We don’t care about your red line, Turkish PM tells EP’s Schulz

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Turkish Prime Minister Binali Yıldırım has lashed out at European Parliament (EP) President Martin Schulz, who harshly criticized the detention of a number of Cumhuriyet daily journalists on Monday, saying the detentions are yet another red line crossed against freedom of expression in Turkey.

Detention warrants were issued for 18 journalists from the daily, and 12 journalists including the daily’s editor-in-chief, Murat Sabuncu, have been detained so far.

“Oh brother, we don’t care about your red line. We will draw one more red line over your red line. The nation determines what our red line is going to be,” said Yıldırım, speaking at his party’s parliamentary group meeting on Tuesday.

In a number of messages from his Twitter account on Monday, Schulz said while he had clearly expressed the admiration of the EU for the courage with which Turkish citizens have defended democracy in the aftermath of an attempted coup on July 15, the ongoing massive purge “seems motivated by political considerations, rather than legal and security rationale.”

Yıldırım also criticized other European officials who raised concerns about freedom of the press in Turkey over the detention of the Cumhuriyet journalists.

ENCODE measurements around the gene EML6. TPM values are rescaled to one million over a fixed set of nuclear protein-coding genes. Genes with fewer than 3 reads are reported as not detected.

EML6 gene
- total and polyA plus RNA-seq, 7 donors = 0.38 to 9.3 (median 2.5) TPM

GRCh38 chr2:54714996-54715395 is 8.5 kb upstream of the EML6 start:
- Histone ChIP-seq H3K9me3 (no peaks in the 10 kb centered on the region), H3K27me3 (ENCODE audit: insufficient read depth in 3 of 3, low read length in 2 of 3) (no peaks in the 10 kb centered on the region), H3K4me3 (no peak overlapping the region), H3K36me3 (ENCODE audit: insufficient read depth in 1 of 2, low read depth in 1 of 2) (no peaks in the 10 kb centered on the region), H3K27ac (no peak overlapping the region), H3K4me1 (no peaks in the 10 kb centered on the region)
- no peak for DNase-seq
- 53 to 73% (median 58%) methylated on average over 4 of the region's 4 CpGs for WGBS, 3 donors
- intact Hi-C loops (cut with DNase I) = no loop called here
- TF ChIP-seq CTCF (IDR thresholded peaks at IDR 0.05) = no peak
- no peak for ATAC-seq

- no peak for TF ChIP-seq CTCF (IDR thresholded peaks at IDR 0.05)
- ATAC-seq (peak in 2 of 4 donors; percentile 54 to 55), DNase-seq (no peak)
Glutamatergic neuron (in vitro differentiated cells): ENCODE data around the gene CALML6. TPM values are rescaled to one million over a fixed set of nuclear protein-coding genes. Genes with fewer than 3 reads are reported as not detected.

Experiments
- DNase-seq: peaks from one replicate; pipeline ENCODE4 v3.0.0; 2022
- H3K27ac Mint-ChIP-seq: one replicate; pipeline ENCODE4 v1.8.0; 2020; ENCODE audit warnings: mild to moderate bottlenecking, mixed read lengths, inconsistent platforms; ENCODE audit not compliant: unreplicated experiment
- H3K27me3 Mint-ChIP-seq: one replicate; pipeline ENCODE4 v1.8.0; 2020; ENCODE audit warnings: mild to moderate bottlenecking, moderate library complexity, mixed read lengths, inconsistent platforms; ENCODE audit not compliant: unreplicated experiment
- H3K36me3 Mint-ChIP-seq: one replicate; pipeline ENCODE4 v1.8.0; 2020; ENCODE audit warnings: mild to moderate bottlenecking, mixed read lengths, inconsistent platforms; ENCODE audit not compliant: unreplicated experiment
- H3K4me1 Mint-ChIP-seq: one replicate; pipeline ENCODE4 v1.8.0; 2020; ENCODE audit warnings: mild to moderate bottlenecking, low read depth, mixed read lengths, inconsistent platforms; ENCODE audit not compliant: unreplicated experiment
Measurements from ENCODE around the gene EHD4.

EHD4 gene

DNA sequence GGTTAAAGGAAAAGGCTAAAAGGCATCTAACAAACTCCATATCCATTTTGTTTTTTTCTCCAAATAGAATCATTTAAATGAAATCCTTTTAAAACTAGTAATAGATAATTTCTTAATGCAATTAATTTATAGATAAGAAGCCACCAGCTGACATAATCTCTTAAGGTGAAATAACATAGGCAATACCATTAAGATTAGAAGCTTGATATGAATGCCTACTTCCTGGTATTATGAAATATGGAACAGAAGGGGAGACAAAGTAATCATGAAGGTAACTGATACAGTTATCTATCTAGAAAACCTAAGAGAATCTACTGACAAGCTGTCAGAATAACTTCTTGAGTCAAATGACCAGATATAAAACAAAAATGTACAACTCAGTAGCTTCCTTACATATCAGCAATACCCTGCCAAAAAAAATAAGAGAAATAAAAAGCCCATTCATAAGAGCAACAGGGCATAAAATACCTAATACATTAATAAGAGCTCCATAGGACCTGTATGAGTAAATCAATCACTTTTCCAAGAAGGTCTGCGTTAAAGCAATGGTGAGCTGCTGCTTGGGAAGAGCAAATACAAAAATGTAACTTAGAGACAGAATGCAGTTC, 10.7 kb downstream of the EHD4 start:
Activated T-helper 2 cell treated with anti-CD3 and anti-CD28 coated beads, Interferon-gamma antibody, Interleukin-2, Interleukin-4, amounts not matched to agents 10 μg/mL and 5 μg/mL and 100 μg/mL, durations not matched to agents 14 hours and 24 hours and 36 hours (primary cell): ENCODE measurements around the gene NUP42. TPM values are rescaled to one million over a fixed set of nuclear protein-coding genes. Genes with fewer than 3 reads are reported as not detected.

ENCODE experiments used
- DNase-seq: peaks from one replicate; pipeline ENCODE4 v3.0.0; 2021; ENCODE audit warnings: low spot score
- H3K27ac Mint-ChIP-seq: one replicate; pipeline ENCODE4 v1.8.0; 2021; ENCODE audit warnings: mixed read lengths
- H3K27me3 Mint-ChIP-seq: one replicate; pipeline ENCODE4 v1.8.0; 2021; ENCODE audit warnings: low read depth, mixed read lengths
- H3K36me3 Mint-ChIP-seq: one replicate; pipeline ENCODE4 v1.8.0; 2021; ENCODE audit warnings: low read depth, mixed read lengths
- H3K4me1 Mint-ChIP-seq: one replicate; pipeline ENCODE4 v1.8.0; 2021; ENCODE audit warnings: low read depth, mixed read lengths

“Detentions have been made at the daily [Cumhuriyet]. They have immediately begun to speak like a choir, saying freedom of the press is being finished off [in Turkey]. We will defend freedom of the press until the very end,” said Yıldırım.

Dozens of media outlets in the country have been closed down and scores of journalists have been jailed by the government since the failed coup attempt, which claimed the lives of more than 240 people and injured a thousand others.

According to a recent report from the Contemporary Journalists Association (ÇGD), 118 media outlets in Turkey were closed down, 184 journalists were detained, 56 journalists arrested, 866 journalists fired from their jobs and 620 journalists had their press cards cancelled during the July-September period.

 

 

 

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